i think the  point has been made a few times about hitler that he didnt see a need to be cured cos he prob didnt see himself as evil in the way we do!
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7 years ago  ::  Feb 28, 2008 - 9:12PM #87
Dromahair
Posts: 559
[QUOTE=icecane;320961]The ancient peoples who practiced Paganism and Earth Religions believed in capitol punishment and worse. They had no knowledge of mental illness, social ills or excuses people use today for whatever reason.[/QUOTE]

Well what the hell, let's pull out all the ol' torture equipment while we're at it - work over the folks who really tick us off.   /sarcasm
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6 years ago  ::  Feb 29, 2008 - 9:23AM #88
CreakyHedgewitch
Posts: 1,244
[QUOTE=icecane;320961]The ancient peoples who practiced Paganism and Earth Religions believed in capitol punishment and worse. They had no knowledge of mental illness, social ills or excuses people use today for whatever reason.[/QUOTE]

I am going to assume from your response that your education to date about the 'history' of Paganism may have been dominated by versions of history that are so often found published in books and today on websites. This is a dynamic and compelling  mythological history, whose roots can be traced back several generations to works of fiction, folklore, legends interwoven with  documented historical eventsout of their original contexts. The mythological history of there being 'ancient peoples who practiced Paganism and Earth Religions' is very inspirational and it resonates strongly with more than a few people. I do appreciate if that is the case for you but I would also strongly encourage you to do further research into both the roots of the mythological history and also into actual documented history. There has been some very good research published in the last decade on this subject.

You will discover if you take up that challenge that paganism is a term that has been applied to many different and diverse beliefs by many people for various reasons. It is a Latin word meaning civiliian and early Christians (who called themselves soldiers of Christ) used to to denote anyone and anything not of their faith. It has been projected backwards and forwards onto just about every culture, belief system, customs and traditions that weren't Abrahamic in origin. It was used for example as a generic term for the individualistic based self-defined 'religious' activities throughout the non-Christianized Roman Empire and a blanket term for already named religions and cults. There was a Paganism Movement circa 2nd Century ACE that attempted to merge Greek science with Christian theology. There as a second Paganism Movement circa 16th to 19th centuries in Europe that was an academic rebellion against Christianity and whose 'historical' publications form the foundation for much of the mythological history of modern paganism. This was a factor in the conception of the  third and modern Paganism Movement that began in the last century and within which one finds terms like Earth Religions emerging. Paganism along its etymological journey came to mean the Greek and Roman Empires (great but no Christian ethics) or as having hedonistic liberal religions (actually they had state religions). The Romantic Movement in Europe contributed the definition of harmony between nature, man and religion, the roots of the 'earth religions' mythos. Paganism continued to be used as well in well established occult fiction as a term for barbaric, idol-worshipping folks and so on.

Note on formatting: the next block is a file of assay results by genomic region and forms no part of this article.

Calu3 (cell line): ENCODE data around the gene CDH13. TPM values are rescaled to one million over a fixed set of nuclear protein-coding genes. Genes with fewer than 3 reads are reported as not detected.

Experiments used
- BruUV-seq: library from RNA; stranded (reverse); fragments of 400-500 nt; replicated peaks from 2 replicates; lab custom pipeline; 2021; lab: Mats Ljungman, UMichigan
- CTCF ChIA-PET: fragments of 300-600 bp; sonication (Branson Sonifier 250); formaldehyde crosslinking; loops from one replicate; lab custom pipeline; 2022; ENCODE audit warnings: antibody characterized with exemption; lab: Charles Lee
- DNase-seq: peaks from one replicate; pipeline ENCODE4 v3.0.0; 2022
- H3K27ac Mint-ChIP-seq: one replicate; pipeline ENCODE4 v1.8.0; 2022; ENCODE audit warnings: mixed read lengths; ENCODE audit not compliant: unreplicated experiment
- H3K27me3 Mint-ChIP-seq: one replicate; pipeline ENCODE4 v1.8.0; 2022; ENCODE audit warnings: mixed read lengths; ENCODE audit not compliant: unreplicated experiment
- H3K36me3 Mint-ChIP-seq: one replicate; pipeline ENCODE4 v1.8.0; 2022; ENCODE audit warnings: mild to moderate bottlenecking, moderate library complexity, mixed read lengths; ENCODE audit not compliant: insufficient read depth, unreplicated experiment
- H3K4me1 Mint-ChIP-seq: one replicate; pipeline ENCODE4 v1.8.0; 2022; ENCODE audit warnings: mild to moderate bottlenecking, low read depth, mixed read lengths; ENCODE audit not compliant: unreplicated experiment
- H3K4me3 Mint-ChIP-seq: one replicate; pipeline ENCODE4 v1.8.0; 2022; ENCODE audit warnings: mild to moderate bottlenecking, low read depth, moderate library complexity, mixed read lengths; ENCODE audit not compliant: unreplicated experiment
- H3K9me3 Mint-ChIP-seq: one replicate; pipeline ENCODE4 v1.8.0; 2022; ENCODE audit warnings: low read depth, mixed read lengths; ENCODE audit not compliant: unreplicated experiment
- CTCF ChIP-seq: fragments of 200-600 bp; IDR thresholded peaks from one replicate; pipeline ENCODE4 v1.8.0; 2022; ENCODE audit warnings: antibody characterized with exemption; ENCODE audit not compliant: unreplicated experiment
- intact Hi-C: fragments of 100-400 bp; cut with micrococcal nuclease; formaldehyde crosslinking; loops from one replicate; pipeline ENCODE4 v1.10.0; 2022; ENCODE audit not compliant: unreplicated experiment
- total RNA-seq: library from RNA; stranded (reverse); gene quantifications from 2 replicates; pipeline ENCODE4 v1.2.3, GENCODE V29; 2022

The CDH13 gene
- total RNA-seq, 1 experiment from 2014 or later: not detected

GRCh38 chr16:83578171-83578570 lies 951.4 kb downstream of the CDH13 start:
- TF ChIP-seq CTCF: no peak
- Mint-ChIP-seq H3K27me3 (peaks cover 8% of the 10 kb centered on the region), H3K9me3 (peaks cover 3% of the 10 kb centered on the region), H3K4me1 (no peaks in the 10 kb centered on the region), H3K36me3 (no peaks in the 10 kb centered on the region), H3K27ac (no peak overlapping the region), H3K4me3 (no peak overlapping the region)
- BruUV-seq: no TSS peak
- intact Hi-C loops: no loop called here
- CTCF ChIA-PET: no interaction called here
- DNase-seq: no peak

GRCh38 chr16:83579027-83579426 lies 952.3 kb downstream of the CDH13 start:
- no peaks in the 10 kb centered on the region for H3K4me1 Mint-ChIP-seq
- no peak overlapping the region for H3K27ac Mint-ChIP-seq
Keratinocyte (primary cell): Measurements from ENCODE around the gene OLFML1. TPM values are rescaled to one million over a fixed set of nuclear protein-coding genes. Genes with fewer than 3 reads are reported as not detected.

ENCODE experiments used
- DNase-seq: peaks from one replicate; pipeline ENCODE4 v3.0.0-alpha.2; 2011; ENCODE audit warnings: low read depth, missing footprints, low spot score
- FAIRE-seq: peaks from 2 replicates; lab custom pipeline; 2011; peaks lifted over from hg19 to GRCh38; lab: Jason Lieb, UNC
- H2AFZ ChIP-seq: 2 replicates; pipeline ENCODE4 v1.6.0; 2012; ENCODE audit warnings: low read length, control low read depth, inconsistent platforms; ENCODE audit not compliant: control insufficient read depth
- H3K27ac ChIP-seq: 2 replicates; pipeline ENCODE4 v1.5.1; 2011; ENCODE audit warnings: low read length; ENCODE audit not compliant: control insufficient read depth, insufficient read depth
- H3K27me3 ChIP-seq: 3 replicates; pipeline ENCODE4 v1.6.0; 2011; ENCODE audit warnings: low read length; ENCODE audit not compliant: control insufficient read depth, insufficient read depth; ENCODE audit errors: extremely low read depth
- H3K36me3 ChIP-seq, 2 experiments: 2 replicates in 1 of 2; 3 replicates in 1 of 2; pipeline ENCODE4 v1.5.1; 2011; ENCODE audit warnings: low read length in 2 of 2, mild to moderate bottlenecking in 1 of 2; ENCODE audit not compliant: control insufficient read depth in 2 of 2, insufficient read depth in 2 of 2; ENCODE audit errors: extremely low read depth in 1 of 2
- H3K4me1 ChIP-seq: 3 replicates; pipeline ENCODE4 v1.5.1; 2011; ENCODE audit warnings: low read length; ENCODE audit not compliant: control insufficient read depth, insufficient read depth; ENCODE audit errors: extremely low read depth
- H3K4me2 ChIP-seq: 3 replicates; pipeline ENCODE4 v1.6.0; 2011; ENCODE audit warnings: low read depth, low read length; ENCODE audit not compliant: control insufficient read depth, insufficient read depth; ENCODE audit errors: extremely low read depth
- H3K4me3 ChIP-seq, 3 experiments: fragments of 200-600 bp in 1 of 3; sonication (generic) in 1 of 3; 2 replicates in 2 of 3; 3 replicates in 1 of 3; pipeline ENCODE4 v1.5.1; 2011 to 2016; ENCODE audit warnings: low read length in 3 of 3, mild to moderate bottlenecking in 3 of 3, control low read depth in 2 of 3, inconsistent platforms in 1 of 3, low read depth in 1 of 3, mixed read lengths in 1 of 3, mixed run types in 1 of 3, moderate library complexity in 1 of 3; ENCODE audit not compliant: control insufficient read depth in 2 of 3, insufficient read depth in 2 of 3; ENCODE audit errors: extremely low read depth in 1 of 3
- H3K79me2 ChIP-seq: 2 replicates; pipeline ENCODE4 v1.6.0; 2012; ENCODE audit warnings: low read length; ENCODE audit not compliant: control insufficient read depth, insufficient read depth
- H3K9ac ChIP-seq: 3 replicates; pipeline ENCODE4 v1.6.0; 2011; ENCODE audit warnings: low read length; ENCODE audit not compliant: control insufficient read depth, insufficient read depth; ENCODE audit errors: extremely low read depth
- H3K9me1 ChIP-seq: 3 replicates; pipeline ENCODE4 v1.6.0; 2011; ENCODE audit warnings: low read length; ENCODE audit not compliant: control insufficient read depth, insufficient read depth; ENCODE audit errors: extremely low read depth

Within such historical studies, you will also discover that blanket statements such as "They had no knowledge of mental illness, social ills or excuses people use today for whatever reason" does not hold true for ancient peoples and cultures though it may be true for those here and there. What we know of ancient peoples depends on historical survivialism of course as oral histories are edited and adapted from generation to generation. So we can't definitely say ancient peoples believed this or didn't believe that. But what has survived does indicate that the above blanket statement or really any blanket statement won't be universally true.

I hope you do take up such a challenge. History whether actual or mythological (and they are so dependent on each other!) is a fascinating subject on many levels.


Respectfully,

C.H..
No one cares how much you know until they know how much you care.